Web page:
Will you be mine?
This romantic question shivers and quivers around Valentine's Day. If the answer is a fluttery "yes," it's often not long before the happy couple is waltzing down the aisle with a more serious question before them.
Do you promise to have and hold this person, now and forever more?
Who hasn't sat in a wedding and felt a little skeptical when they get to this part? It's almost impossible not to, knowing as we all do that nearly half of the marriages in the United States end in divorce. It makes saying this vow before a congregation and before God a seeming act of self-delusion. Or is it?
As a Christian minister and a divorced person, I have a foot in both camps. I know from personal experience the chances of failure are high. But as a person of faith, I believe these forever-after marriage vows are worth making, despite the fact they no longer make cultural sense. In fact, that's precisely why they matter. They are non-sense, in the best sense of the word.
We live in accelerated times. Gratification is usually instant, and most of our big commitments are fungible and term-limited; our contracts have clear escape clauses -- cell phone agreements, church memberships, apartment leases. Our big purchases -- TV, computer, car -- all have "return if not satisfied" policies attached. There's some wisdom in these practices. Who wants to be stuck with costly possessions that break or stop working or simply become unaffordable.
But there's a hidden cost to this pervasive attitude when it begins to bleed into our relationships. Circulating through our mental calculations about even our most significant relationships is the question -- does this meet my needs and live up to all my expectations? And when the answer is no, we are quick to invoke a mental "return if not satisfied" policy. Don't get me wrong. There's no virtue in surrounding yourself with people who make you miserable or, even worse, harm you. But if expend-ability pervades every inch of your understanding of human relationships, the day will inevitably come when a disturbing, indeed debilitating, reality sinks in. You, too, are expendable. There is nothing more damaging to the human spirit than the fear that when you cease to satisfy, the trash pile beckons.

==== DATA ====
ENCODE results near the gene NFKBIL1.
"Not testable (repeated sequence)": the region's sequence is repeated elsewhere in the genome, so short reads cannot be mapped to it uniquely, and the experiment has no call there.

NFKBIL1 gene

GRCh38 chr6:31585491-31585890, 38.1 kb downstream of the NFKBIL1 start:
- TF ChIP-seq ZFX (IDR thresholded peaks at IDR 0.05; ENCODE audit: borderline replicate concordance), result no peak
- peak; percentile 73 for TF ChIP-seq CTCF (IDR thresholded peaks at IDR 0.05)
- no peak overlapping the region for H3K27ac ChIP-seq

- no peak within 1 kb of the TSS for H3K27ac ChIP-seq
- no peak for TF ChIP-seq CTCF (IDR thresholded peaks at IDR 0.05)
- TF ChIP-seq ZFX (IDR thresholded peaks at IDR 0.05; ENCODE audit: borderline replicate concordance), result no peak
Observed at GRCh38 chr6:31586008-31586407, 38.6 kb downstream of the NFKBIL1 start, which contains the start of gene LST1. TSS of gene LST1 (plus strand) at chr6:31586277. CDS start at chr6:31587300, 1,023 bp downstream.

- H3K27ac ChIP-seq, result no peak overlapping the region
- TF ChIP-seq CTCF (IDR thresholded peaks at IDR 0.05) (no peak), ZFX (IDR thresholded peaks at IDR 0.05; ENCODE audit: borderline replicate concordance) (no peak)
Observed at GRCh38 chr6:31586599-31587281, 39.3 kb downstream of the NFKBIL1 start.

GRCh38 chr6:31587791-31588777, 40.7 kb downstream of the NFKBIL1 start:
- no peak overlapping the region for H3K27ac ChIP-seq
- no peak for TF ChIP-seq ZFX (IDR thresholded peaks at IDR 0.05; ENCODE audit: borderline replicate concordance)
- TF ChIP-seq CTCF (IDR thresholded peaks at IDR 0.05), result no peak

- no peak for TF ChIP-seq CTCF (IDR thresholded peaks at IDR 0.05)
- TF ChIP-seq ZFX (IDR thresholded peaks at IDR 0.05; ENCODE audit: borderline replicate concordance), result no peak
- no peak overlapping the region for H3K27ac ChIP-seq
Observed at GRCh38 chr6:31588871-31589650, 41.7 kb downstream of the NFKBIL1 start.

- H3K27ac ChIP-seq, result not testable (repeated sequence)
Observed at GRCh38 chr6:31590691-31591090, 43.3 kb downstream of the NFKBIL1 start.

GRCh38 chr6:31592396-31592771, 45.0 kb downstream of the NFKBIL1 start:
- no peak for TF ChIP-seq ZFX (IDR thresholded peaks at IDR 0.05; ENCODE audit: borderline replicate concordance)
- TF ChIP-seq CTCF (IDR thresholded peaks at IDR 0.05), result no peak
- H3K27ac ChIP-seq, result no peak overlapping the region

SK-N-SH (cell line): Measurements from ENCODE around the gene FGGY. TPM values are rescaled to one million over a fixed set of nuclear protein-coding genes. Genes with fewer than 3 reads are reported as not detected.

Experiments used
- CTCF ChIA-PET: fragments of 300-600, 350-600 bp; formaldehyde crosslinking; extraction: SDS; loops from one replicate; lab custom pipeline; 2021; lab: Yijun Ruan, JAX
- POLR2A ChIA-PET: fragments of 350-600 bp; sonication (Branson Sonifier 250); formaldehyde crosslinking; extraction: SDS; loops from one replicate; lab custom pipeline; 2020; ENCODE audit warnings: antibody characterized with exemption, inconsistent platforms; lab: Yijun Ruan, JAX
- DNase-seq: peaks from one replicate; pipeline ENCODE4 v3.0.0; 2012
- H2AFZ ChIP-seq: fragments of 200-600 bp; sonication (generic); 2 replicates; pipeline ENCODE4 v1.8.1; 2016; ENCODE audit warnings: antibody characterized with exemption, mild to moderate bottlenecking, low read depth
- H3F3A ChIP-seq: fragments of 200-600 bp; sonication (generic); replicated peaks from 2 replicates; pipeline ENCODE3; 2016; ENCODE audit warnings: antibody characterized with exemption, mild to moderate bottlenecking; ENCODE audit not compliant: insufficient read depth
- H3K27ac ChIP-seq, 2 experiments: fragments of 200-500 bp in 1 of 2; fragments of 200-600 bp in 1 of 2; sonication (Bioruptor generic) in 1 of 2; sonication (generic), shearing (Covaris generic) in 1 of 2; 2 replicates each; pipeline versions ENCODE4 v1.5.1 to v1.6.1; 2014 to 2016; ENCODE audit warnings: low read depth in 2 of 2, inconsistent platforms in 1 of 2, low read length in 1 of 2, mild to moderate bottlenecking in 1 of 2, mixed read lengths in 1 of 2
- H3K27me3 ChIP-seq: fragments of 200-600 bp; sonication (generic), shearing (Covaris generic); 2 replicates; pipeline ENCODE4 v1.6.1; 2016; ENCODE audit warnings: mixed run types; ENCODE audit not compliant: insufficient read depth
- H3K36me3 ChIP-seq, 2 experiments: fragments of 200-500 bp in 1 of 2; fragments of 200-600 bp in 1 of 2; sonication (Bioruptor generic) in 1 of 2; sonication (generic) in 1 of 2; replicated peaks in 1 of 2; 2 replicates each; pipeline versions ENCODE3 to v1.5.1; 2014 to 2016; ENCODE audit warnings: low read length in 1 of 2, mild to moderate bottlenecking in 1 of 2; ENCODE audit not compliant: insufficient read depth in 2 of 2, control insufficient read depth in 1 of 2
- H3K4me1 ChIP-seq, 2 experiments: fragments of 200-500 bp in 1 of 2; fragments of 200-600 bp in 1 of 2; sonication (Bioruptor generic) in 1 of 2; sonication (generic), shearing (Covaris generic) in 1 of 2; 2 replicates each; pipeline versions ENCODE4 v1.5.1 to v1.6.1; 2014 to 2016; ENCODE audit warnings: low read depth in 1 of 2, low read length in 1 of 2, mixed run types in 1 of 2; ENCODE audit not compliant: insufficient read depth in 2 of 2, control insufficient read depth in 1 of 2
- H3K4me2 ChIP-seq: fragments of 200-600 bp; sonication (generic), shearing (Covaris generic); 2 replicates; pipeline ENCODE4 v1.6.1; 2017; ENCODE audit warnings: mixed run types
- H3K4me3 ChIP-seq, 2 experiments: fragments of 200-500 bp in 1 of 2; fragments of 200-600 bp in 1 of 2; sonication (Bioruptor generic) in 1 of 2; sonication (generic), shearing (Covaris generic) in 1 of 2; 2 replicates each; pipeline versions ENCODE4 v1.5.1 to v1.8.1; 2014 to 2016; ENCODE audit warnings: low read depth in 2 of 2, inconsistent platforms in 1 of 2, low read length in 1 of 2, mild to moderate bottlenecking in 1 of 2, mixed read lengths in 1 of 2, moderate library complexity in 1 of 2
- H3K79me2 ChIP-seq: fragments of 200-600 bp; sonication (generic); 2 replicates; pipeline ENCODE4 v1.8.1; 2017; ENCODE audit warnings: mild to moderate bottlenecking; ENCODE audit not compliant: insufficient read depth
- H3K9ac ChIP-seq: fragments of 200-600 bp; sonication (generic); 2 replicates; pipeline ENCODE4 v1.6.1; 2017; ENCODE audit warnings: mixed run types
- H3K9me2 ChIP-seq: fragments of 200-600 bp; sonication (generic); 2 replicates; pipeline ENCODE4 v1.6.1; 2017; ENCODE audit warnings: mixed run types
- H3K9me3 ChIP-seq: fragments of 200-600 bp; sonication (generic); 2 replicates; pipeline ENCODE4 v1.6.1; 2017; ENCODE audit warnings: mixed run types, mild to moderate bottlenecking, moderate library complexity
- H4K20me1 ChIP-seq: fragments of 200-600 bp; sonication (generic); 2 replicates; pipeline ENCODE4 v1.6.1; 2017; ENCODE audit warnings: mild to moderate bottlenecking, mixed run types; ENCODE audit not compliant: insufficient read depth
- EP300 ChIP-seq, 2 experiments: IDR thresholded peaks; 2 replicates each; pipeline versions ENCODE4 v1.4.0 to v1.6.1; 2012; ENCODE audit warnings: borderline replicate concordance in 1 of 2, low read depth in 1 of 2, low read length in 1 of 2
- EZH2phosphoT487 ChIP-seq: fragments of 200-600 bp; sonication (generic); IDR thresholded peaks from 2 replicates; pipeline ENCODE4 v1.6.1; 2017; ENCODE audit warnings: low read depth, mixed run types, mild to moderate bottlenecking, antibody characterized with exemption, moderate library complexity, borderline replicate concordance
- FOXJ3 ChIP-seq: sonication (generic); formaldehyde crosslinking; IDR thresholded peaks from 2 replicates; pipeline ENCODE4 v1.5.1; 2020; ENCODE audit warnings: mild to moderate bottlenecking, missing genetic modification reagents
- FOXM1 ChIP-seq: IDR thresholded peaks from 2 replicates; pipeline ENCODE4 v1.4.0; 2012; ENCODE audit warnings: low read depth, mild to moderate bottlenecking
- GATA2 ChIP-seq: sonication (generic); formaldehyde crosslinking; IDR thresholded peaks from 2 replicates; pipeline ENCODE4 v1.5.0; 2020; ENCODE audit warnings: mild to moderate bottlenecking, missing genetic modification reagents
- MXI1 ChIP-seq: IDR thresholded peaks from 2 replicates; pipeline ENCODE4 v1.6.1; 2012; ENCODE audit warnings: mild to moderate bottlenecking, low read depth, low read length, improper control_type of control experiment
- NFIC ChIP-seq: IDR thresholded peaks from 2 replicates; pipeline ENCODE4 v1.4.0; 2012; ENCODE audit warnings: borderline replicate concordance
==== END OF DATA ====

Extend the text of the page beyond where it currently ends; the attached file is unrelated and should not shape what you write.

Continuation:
In such a world, the strange act of sharing marriage vows -- publicly promising to have and to hold forever -- becomes truly counter-cultural. It cuts against our consumer values by attesting to the possibility of commitments that hold no matter what life throws at us -- the possibility of love no matter how many pounds you put on, or jobs you lose or how unsexy your feet start looking. The power of these vows are particularly clear when they are religious vows, because they claim ultimate authority and speak to our deepest aspirations and beliefs. There is something profoundly important about our aspirations as human beings to believe it is possible to say to another person, "I'm going to give it everything I've got, and wed myself for as long as I live to another human being."
That we may end up breaking a vow does not invalidate the importance of making it. After all, we often set unreachable goals to provide a lofty vision for what we hope to attain. Deep in our hearts, none of us truly believe there will ever be -- or at least be any time soon -- absolute justice or peace on earth, yet we keep working towards these ideals as if we did. The fact is, having made a vow, we can sometimes find the strength to stick with something, or someone, we might be tempted to abandon. A vow might give you a sense of the longer view, and the patience not to say, "that's it... I'm outta here!"
That said, it's also important for us to remember that the biggest failure of all can be trying to keep promises that we simply cannot keep. Vows are not about keeping yourself mired in patterns of destruction. Vows are not devised to break and reduce us. On the contrary, it is precisely because they are about engaging our highest aspirations that we sometimes have to break them.
If there is nothing but misery remaining in a relationship, you are not helping yourself, you are not helping anyone, by maintaining your marriage vows. Two miserable people do not one happy God make.
All these religious vows matter because they give us just the faintest glimpse of the only vow that never breaks: the vow God makes to love the world. God doesn't say, "I will love you if you are good." God doesn't say, "I will love you if you don't get depressed, don't gain weight, don't have an affair." God puts no conditions on love at all. God loves us, no matter what. If we are capable of aspiring to the unconditional value of human life, it is because of this vow, the one without which our lives would have no meaning, the one in which no failure is possible.
It's a vow that, this Valentine's Day, makes the most beautiful non-sense imaginable.
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